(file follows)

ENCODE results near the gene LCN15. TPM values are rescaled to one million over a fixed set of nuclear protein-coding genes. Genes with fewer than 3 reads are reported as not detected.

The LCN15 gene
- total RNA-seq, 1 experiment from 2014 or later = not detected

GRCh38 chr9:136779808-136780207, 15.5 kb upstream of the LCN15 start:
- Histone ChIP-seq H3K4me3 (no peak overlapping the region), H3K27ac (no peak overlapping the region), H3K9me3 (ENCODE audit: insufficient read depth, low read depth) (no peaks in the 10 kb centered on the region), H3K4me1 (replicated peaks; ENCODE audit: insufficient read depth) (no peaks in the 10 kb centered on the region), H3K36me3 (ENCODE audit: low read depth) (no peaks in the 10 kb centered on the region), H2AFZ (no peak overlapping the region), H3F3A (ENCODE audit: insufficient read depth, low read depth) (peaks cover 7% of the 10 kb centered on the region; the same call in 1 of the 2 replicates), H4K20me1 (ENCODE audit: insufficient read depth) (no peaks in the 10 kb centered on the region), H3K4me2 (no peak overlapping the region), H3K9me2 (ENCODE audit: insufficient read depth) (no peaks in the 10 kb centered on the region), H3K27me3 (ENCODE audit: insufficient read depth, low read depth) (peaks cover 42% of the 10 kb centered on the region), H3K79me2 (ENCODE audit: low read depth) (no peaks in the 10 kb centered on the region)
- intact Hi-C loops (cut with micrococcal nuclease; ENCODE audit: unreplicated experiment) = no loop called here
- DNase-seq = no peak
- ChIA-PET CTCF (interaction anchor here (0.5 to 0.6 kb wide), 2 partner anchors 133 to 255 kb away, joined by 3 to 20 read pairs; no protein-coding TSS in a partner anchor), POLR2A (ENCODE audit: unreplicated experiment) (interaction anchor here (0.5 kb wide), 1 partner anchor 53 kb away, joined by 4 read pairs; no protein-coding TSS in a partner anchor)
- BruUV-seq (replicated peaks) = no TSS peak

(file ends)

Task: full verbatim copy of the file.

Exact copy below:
ENCODE results near the gene LCN15. TPM values are rescaled to one million over a fixed set of nuclear protein-coding genes. Genes with fewer than 3 reads are reported as not detected.

The LCN15 gene
- total RNA-seq, 1 experiment from 2014 or later = not detected

GRCh38 chr9:136779808-136780207, 15.5 kb upstream of the LCN15 start:
- Histone ChIP-seq H3K4me3 (no peak overlapping the region), H3K27ac (no peak overlapping the region), H3K9me3 (ENCODE audit: insufficient read depth, low read depth) (no peaks in the 10 kb centered on the region), H3K4me1 (replicated peaks; ENCODE audit: insufficient read depth) (no peaks in the 10 kb centered on the region), H3K36me3 (ENCODE audit: low read depth) (no peaks in the 10 kb centered on the region), H2AFZ (no peak overlapping the region), H3F3A (ENCODE audit: insufficient read depth, low read depth) (peaks cover 7% of the 10 kb centered on the region; the same call in 1 of the 2 replicates), H4K20me1 (ENCODE audit: insufficient read depth) (no peaks in the 10 kb centered on the region), H3K4me2 (no peak overlapping the region), H3K9me2 (ENCODE audit: insufficient read depth) (no peaks in the 10 kb centered on the region), H3K27me3 (ENCODE audit: insufficient read depth, low read depth) (peaks cover 42% of the 10 kb centered on the region), H3K79me2 (ENCODE audit: low read depth) (no peaks in the 10 kb centered on the region)
- intact Hi-C loops (cut with micrococcal nuclease; ENCODE audit: unreplicated experiment) = no loop called here
- DNase-seq = no peak
- ChIA-PET CTCF (interaction anchor here (0.5 to 0.6 kb wide), 2 partner anchors 133 to 255 kb away, joined by 3 to 20 read pairs; no protein-coding TSS in a partner anchor), POLR2A (ENCODE audit: unreplicated experiment) (interaction anchor here (0.5 kb wide), 1 partner anchor 53 kb away, joined by 4 read pairs; no protein-coding TSS in a partner anchor)
- BruUV-seq (replicated peaks) = no TSS peak